Cassy Aite

What Does PPR Mean in Fantasy Football?

Jan 30
8 minutes

To attract new players, create balance, and keep things interesting for veterans, fantasy football is always coming up with new formats, drafts, and other alterations to the game. From auction drafts to the highly touted superflex league, fantasy continuously evolves.

But aside from the draft and starting lineups, scoring systems have also changed how fantasy players earn their way to the title. One of those is PPR.

If you’ve been asked to join a league or you're a first-time player, you might be asking yourself, “What does PPR mean in fantasy football?” Well, we’re here to help you make sense of it. Discover the ins and outs of PPR and how you can turn this scoring format into a driver of fantasy points in your respective league.

What Does PPR Mean in Fantasy Football?

A football wide receiver in a red and white uniform wearing number 80 and holding a football

PPR in fantasy football stands for a point per reception. This means that any offensive player who catches a pass instantly earns 1 additional point on top of yardage and touchdowns. In a pass-heavy NFL, this translates to more weekly points for fantasy managers who choose heavily targeted wide receivers, tight ends with great hands, and pass-catching running backs often targeted by the quarterback.

For example, let’s say the heavy pass-catching Eagles are up against the Browns. Every time AJ Brown catches a pass, he gets one point, regardless of how many yards or touchdowns he gets — even in worst-case scenarios. If he catches 10 passes for 20 yards and 0 TDs, fantasy players would still get 12 points (10 points for PPR and 2 points for yardage), even though Brown never found the end zone, and his overall stat line leaves much to be desired.

As a result, fantasy teams can tally loads of extra points — on average as much as 40% to 60% — simply for loading up top quarterback targets from pass-heavy teams or exploiting matchups against teams with poor pass defenses.

Aside from PPR, the scoring largely remains the same. Positive yardage for rushing and receiving and touchdowns add even more points, while fumbles and interceptions remove them.

PPR leagues can also combine the scoring format with any other league type. So, you can have a PPR league that also uses IDP, superflex or flex, D/ST, and other formats that your league commish chooses.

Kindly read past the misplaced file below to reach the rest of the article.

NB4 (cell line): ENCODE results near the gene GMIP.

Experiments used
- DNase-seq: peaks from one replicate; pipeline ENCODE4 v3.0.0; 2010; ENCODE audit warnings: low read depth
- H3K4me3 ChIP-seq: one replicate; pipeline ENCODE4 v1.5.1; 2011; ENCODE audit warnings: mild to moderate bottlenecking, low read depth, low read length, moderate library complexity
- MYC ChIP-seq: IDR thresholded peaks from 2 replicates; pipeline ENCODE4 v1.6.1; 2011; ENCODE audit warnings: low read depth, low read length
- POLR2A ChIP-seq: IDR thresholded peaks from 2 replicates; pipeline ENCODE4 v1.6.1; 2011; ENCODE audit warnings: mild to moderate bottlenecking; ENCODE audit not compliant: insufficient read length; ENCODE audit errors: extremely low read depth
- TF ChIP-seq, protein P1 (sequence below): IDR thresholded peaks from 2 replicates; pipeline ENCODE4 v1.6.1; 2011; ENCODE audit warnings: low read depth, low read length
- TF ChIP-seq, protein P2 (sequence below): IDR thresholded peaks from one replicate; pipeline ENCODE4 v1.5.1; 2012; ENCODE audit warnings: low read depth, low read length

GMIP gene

What’s the Difference Between PPR, Half-PPR, and Standard Scoring?

Though PPR has surged in popularity, it’s not the only scoring format used in fantasy football. Half-PPR leagues and standard scoring still have their rightful place in the fantasy football world.

Standard Scoring

Standard scoring leagues — also known as non-PPR leagues — add points for positive yardage and touchdowns and subtract points for fumbles and negative yardage. This is still a format favored by purists who deem the PPR format as imbalanced, which is a highly debatable issue. In standard leagues, the idea is that players aren’t rewarded for inefficiency. You must pick up rushing yards or have a strong passing game to tally points.

Half-PPR Scoring

Half-PPR scoring — where receivers earn a half-point (0.5) instead of a full point (1) for each reception — is also widely used. Unsurprisingly, half-point PPR is the happy medium between standard league scoring and full-point PPR. Many fantasy players view half-PPR as the perfect balance, giving points for a reception, but without making PPR overpowering during either a regular season or playoff matchup.

What Fantasy Football Leagues Use PPR?

In most cases, PPR scoring has become the standard scoring method in most fantasy football leagues. However, some leagues don’t automatically have PPR scoring, while others allow the commissioner to choose the scoring.

Here are the default settings for the most popular fantasy football leagues:

  • ESPN: Full PPR, option to choose half-PPR
  • NFL Fantasy/ Full PPR, option to choose half-PPR
  • CBS Sports: Full PPR, option to choose half-PPR
  • Sleeper: Full PPR, option to choose half PPR
  • Apex Fantasy Leagues: Full PPR
  • Yahoo: Half PPR, option to choose full PPR

PPR and Daily Fantasy Sports (DFS)

If you’re a DFS player, you likely gravitate to the two big names in the industry: FanDuel and DraftKings. Both use PPR formats, but perhaps to provide some parity, they use different PPR formats. FanDuel opts for half-PPR scoring, and DraftKings goes with full-PPR scoring, so consider that when you’re selecting your team with the budget given.

The Emergence of Tiered PPR and Point Per First Down